An official website of the United States government.

Official websites use .gov
A .gov website belongs to an official government organization in the United States.

Secure .gov websites use HTTPS
A lock ( ) or https:// means you’ve safely connected to the .gov website. Share sensitive information only on official, secure websites.

Engineering Optimized Source-Sink Interaction in Maize and Sorghum

Start date
2018
End date
2021
Objective
This action funds an NSF National Plant Genome Initiative Postdoctoral Research Fellowship in Biology for FY 2018. The fellowship supports a research and training plan in a host laboratory for the Fellow who also presents a plan to broaden participation in biology. The title of the research and training plan for this fellowship to Dr. Jennifer Arp is "Engineering Optimized Source-Sink Interaction in Maize and Sorghum." The host institution for the fellowship is the Donald Danforth Plant Science Center and the sponsoring scientist is Dr. Douglas Allen.

As the world population increases, crop breeding efforts will need to increase yields while minimizing detrimental impacts on the environment. In particular, understanding how plants acquire and use nitrogen can help determine proper fertilizer use. Plant nitrogen demands vary in different parts of the plant based on whether the tissue is photosynthetic and acting as a source of carbon, as in leaves, or is a sink for carbon and nitrogen as in seeds. Plants with optimized source-sink relationships could break the inverse correlation between yield and protein content that is well-documented over the last 50 years. Training objectives for the Fellow include synthetic biology, genetic engineering, and metabolic flux analysis. Broader impacts include promoting plant science through outreach programs with the St. Louis Girl Scouts, ASPB Planting Science, and Future Trek STEM Careers.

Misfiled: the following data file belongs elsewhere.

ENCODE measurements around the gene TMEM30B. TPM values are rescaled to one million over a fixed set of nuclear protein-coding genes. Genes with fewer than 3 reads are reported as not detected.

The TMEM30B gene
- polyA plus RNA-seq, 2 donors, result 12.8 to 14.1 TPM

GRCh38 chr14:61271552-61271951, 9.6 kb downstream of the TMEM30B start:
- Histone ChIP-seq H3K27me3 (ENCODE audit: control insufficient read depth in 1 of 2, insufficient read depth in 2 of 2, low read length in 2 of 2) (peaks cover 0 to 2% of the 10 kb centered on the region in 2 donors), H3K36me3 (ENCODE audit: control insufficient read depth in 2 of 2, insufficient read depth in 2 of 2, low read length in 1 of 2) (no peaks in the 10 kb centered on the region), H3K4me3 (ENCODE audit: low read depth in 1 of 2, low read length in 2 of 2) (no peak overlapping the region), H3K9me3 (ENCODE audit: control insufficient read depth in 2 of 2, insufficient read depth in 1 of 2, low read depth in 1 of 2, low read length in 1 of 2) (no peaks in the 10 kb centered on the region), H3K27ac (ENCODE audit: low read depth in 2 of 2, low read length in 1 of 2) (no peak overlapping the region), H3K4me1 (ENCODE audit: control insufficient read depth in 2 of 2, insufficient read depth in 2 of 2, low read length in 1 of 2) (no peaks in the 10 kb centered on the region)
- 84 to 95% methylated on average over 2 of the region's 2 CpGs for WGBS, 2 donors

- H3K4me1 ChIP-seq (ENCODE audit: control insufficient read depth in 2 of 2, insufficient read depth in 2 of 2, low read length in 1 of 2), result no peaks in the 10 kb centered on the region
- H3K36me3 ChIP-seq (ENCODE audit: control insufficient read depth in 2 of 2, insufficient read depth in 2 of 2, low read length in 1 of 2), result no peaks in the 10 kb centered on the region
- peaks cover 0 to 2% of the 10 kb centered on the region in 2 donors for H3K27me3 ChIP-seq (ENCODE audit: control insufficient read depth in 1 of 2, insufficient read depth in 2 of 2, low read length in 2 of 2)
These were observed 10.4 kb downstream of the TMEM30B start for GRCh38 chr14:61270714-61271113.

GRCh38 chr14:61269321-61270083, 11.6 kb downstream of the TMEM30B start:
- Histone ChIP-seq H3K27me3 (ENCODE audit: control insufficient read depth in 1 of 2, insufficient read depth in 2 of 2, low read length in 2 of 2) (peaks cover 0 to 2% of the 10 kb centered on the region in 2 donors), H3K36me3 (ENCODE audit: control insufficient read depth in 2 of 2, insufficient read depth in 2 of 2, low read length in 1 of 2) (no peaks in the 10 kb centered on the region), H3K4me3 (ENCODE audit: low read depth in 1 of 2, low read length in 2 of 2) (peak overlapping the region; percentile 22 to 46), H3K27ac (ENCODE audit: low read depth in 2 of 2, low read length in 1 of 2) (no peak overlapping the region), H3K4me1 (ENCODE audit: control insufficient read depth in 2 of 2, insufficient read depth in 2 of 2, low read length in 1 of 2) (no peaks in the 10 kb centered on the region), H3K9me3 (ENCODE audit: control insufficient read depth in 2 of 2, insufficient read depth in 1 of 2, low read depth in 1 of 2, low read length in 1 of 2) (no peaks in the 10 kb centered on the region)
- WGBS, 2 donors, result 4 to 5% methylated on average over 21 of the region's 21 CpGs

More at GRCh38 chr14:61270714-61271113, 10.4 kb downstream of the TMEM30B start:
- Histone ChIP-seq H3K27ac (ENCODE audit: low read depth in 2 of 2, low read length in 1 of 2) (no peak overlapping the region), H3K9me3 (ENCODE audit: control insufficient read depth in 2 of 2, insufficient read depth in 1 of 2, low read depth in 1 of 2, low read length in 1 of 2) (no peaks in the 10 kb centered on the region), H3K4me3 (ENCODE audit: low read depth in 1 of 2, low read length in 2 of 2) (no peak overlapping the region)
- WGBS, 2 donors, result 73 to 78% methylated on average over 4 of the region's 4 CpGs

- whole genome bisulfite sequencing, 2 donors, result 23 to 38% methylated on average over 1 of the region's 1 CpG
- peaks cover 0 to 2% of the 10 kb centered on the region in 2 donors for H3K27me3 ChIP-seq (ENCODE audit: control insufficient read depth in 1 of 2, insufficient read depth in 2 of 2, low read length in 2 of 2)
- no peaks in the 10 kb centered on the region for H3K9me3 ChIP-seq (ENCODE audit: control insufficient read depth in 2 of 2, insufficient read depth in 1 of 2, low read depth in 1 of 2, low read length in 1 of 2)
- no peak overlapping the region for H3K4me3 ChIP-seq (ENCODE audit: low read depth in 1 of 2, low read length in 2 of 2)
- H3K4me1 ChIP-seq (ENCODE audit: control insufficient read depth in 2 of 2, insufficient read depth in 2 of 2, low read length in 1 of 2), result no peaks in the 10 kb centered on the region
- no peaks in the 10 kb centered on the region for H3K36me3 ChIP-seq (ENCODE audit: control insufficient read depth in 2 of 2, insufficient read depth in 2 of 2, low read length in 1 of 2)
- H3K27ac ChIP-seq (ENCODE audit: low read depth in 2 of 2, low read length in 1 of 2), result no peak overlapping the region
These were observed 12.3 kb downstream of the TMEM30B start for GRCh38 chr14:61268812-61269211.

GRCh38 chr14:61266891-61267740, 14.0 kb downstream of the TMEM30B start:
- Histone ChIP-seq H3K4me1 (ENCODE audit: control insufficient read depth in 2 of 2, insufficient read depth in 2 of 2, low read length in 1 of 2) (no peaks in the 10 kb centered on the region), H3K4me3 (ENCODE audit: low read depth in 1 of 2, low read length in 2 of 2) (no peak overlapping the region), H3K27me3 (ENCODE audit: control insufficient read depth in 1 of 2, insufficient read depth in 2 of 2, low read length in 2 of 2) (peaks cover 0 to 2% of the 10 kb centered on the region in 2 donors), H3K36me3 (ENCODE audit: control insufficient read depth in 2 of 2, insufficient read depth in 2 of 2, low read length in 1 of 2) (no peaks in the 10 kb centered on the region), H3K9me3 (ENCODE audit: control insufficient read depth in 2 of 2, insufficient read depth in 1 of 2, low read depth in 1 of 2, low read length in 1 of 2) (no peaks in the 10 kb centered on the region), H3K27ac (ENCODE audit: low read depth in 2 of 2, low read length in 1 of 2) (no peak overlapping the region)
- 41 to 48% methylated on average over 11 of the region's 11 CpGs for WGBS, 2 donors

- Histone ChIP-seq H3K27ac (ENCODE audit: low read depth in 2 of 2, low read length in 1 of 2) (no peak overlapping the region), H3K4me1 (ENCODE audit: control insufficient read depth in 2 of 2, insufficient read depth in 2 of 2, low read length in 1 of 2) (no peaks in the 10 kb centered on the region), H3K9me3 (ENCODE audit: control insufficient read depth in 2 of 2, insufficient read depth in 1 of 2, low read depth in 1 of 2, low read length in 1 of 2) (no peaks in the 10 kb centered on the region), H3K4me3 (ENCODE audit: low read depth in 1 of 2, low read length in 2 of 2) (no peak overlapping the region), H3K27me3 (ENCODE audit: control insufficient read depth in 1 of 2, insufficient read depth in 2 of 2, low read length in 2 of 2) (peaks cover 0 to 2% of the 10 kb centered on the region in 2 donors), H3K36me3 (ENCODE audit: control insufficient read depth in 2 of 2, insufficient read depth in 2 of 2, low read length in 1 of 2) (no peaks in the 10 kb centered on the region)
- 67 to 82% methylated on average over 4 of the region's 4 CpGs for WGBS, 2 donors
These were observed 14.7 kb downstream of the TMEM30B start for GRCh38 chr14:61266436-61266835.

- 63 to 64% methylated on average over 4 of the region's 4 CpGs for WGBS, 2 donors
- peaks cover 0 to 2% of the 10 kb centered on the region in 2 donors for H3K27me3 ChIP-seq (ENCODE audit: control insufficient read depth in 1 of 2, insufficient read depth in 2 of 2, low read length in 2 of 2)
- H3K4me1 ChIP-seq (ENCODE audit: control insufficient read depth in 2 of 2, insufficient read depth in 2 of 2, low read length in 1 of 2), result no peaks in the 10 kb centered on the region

This project will use a genetic approach in maize, sorghum, and the C4 model species Setaria viridis to investigate the interrelationship between asparagine cycling in nitrogen metabolism and the C4 photosynthetic pathway in leaves and seeds of cereals in order to modulate source and sink relationships. New expression patterns for genes involved in asparagine cycling and C4 photosynthesis will be engineered to optimize expression throughout the plant life cycle and break the protein and yield tradeoff. Results from this research will be disseminated at conferences and through publications. Data generated will be submitted to data repositories: Panzea (http://www.panzea.org), NCBI-SRA (http://www.ncbi.nlm.nih.gov/sra), NCBI-GEO (http://www.ncbi.nlm.nih.gov/geo), and Maize Genetics and Genomics Database (http://www.maizegdb.org).

Keywords: Maize, Setaria, Sorghum, Nitrogen, Photosynthesis, Source-sink

This award reflects NSF's statutory mission and has been deemed worthy of support through evaluation using the Foundation's intellectual merit and broader impacts review criteria.
Funding Source
United States Nat'l. Science Fndn.
Project source
View this project
Project number
1812235